HOUSTON – Civil rights attorney Ben Crump and the family of Pamela Turner held a news conference Thursday to address the indictment of the officer involved in Turner’s death.
Baytown police Officer Juan Delacruz turned himself into police custody Tuesday following the indictment. He is charged with aggravated assault by a public servant, and according to Crump, the district attorney got it right because there is proof enough for a conviction. The charge is graded as a felony 1, which means he can face from five years up to life in prison.
“It is the equivalent of murder,” Crump said.
Turner’s daughter, Chelsie Rubin and sister, Antoinette Dorsey-James both said they were happy about the indictment as it was the first step to getting Turner the justice she deserves.
“This is one step closer to getting the justice that my mom deserves and allowing her to rest respectfully... Juan Delacruz deserves to be punished for the crime that he committed, he took my mother’s life, she will never come back, I will never hear her voice again,” Rubin said.
Dorsey-James said she hopes Delacruz is convicted and receives the maximum sentence.
“Delacruz took a beautiful soul, a loving person away from us and every day is harder and harder,” Dorsey-James said.
Prior to the news conference, Crump released a statement that said:
“Like Breonna Taylor, Pamela Turner was unjustly targeted and killed by police and had her name sullied by law enforcement in an attempted cover-up. The indictment of the officer in the Pamela Turner Case and the settlement in the Breonna Taylor case are both crucial steps in bringing much-needed and past-due attention (to) the treatment of Black women in this country.”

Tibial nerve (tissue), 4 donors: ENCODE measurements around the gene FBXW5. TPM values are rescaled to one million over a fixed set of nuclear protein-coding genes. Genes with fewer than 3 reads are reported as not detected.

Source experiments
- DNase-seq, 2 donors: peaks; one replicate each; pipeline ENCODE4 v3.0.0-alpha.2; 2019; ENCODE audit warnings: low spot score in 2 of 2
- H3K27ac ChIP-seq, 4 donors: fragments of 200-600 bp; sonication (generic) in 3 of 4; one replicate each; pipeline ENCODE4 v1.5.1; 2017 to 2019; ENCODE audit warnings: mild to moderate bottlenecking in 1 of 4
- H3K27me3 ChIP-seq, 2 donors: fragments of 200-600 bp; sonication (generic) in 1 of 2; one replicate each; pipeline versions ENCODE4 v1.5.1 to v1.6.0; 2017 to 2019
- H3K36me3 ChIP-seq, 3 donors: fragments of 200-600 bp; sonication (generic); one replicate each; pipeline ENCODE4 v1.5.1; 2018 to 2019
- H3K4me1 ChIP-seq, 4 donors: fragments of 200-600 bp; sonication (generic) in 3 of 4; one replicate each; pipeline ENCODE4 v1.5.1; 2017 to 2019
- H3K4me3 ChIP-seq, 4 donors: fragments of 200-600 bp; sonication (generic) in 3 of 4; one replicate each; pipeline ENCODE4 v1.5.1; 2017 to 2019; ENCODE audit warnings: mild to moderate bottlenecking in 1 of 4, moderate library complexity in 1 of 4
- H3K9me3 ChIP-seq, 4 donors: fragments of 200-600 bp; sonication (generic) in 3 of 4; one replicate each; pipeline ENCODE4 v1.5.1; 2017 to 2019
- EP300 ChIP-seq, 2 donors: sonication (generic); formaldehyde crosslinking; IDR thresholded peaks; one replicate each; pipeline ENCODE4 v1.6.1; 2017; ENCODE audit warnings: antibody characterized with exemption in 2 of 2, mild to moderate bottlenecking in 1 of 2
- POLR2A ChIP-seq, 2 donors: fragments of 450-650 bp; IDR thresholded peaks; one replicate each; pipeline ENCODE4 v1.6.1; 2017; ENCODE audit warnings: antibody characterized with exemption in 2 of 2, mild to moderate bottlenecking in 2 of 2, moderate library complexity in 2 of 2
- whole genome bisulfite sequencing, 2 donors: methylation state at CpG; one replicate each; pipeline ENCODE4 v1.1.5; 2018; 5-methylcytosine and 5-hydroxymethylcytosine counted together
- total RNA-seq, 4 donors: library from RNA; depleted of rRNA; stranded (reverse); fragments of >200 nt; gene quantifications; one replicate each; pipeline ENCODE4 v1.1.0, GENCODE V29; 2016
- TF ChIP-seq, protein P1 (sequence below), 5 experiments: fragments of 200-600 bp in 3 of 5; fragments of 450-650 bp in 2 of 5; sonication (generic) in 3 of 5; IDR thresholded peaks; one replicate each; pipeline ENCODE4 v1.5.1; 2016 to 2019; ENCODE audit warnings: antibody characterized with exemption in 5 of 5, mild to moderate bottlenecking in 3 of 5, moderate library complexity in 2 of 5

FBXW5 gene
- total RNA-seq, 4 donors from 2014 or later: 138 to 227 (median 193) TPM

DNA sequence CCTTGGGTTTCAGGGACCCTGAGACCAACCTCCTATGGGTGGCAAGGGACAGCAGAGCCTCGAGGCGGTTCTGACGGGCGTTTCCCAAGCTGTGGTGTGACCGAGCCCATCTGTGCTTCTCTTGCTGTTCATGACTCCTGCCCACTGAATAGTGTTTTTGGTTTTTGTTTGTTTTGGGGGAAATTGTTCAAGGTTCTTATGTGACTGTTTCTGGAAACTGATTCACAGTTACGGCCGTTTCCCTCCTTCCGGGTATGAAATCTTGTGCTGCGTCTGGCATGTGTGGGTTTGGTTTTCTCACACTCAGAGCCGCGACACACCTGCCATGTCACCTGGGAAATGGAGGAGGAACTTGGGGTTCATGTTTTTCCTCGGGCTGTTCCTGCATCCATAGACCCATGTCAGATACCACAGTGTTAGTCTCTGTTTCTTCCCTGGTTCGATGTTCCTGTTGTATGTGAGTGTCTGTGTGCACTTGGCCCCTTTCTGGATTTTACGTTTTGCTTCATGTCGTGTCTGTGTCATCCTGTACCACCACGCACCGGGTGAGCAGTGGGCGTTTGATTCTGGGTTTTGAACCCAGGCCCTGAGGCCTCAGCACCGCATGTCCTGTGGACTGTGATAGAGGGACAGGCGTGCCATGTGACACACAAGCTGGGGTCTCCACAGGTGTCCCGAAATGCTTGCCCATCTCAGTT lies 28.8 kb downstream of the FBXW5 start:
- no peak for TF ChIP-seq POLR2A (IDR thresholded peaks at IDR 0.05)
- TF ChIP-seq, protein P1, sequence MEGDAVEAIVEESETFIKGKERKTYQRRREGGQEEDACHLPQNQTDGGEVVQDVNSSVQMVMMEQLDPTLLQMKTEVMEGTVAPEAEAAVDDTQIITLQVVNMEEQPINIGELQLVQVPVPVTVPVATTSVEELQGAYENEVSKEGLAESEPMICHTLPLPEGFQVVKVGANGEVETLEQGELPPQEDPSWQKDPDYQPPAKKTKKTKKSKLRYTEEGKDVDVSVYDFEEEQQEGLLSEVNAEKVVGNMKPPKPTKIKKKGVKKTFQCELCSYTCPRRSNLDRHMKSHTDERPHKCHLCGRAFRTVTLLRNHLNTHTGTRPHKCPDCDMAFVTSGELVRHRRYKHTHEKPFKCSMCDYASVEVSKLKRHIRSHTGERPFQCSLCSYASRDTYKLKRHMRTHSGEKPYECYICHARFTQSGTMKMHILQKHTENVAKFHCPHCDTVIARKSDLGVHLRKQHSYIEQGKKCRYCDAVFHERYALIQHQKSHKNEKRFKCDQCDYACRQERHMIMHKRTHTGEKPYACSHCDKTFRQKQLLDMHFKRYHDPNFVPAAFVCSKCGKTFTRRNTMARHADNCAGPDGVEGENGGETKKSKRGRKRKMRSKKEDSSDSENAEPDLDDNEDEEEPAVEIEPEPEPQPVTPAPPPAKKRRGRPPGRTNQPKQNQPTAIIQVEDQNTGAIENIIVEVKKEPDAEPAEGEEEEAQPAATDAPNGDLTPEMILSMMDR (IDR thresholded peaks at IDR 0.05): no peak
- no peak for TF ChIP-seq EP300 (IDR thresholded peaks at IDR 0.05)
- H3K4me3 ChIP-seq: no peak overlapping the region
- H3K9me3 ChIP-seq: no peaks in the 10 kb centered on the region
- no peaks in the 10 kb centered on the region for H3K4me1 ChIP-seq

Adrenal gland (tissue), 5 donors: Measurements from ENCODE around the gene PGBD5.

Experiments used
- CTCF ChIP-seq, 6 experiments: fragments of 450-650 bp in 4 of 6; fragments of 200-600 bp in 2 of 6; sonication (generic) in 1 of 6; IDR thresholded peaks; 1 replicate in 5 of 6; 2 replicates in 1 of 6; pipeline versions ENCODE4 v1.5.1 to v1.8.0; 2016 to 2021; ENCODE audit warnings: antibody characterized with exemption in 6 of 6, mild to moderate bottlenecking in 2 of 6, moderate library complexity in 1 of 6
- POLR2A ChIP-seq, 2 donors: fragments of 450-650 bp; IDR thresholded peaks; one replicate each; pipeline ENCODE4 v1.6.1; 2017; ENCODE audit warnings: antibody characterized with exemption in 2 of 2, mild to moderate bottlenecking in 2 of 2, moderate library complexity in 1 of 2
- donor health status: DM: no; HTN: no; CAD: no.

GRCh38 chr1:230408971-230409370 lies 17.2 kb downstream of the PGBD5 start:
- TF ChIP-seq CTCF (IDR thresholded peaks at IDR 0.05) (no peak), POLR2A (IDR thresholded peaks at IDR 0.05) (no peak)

Crump repeated those remarks at the start of the news conference and said the decision to indict Delacruz is validation that Turner’s life has worth and that Black women’s lives matter. Turner was special and worthy of consideration and respect, Crump said.
“This week we applaud and thank Kim Ogg in the Harris County District Attorney’s Office and the Grand Jury for sending a clear message that Black lives matter and Black women’s lives matter, too,” Crump said.
Devon Jacob, another noted civil rights attorney and former police officer, said Delacruz used excessive force on Turner. It was abundantly clear from the video that the shooting was completely unnecessary, Jacob said.
Crump agreed with Jacob’s sentiment, calling Turner’s death “the worst police shootings I have ever seen in my life.”
“It was so unnecessary, so unjustifiable. But yet, for over a year and a half, (officials) tried to justify the unjustifiable and break the heart of this family every day they woke up with no charges,” Crump said. “... Why is it that Black women and Black people like George Floyd have to so passionately try to justify them(selves) not being brutalized by the police.”
Despite the indictment, Jacob said Delacruz still has a badge, which is unacceptable. According to Jacob, there is no reason he should still have a badge and Delacruz should have been taken into custody the night of the shooting.
By allowing him to keep the badge, Jacob said the Baytown Police Department is sending a message that they support Delacruz and his actions. Jacob said the Baytown police chief either needs to step down or take a step back and apologize for their support of Delacruz.
Jacob said he and Crump expect to file a civil lawsuit against Delacruz within 30 days. They were waiting because any earlier action may have undermined the criminal investigation.
“(Turner) was a person. She was a mother. She was a sister. She had people who loved her,” Jacob said. “... It is my personal mission to make sure that Officer Delacruz is held accountable for his objectively unreasonable force.”
Delacruz’s first appearance is set for Oct. 28.